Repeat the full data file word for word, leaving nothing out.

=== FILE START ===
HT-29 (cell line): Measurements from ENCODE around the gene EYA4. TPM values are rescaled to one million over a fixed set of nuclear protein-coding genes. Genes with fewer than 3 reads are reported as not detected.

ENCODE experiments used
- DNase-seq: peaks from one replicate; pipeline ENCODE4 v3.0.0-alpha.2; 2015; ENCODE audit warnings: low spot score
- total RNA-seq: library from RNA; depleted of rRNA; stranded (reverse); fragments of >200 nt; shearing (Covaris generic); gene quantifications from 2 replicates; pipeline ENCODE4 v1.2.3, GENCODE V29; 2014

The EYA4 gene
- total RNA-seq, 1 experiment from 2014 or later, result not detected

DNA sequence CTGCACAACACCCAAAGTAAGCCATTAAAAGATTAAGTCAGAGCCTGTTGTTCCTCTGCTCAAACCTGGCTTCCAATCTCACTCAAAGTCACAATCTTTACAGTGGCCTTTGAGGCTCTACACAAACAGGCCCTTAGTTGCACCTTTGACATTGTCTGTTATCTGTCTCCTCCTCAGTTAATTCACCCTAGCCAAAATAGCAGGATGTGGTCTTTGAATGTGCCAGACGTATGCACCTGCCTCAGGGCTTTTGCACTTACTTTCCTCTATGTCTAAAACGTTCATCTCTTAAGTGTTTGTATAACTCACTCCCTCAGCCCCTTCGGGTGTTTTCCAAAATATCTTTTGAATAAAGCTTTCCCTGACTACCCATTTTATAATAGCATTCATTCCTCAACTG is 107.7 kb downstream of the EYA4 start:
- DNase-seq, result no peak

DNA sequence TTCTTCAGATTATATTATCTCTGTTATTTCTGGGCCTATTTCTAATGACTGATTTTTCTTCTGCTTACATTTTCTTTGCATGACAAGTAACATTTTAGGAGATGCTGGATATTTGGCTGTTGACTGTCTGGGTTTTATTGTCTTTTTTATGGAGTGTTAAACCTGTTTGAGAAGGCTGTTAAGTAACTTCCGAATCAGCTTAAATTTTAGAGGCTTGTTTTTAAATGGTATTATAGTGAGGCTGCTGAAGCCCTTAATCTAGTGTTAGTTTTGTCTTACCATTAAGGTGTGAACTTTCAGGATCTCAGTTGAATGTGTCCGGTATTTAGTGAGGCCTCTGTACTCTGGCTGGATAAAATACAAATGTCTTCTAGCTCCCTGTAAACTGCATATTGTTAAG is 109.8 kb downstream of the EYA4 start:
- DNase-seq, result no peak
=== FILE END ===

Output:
HT-29 (cell line): Measurements from ENCODE around the gene EYA4. TPM values are rescaled to one million over a fixed set of nuclear protein-coding genes. Genes with fewer than 3 reads are reported as not detected.

ENCODE experiments used
- DNase-seq: peaks from one replicate; pipeline ENCODE4 v3.0.0-alpha.2; 2015; ENCODE audit warnings: low spot score
- total RNA-seq: library from RNA; depleted of rRNA; stranded (reverse); fragments of >200 nt; shearing (Covaris generic); gene quantifications from 2 replicates; pipeline ENCODE4 v1.2.3, GENCODE V29; 2014

The EYA4 gene
- total RNA-seq, 1 experiment from 2014 or later, result not detected

DNA sequence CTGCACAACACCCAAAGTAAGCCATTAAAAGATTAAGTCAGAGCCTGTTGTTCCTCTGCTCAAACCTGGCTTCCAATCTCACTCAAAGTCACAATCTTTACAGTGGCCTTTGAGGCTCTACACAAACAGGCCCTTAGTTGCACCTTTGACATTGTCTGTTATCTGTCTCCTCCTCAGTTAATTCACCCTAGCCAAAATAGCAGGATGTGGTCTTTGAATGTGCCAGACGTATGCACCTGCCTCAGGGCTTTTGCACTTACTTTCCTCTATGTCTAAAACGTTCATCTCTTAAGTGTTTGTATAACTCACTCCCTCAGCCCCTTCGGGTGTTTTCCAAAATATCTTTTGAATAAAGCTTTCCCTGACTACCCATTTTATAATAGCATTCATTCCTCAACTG is 107.7 kb downstream of the EYA4 start:
- DNase-seq, result no peak

DNA sequence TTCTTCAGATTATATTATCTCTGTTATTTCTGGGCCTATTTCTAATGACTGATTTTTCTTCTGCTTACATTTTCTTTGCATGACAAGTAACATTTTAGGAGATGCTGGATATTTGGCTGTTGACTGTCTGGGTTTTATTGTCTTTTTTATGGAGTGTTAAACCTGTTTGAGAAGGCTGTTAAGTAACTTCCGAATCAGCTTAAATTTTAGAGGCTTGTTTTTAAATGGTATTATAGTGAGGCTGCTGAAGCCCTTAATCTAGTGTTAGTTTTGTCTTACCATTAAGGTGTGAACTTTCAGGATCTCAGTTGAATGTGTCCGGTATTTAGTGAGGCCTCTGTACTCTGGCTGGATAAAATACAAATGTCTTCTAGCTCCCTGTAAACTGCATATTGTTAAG is 109.8 kb downstream of the EYA4 start:
- DNase-seq, result no peak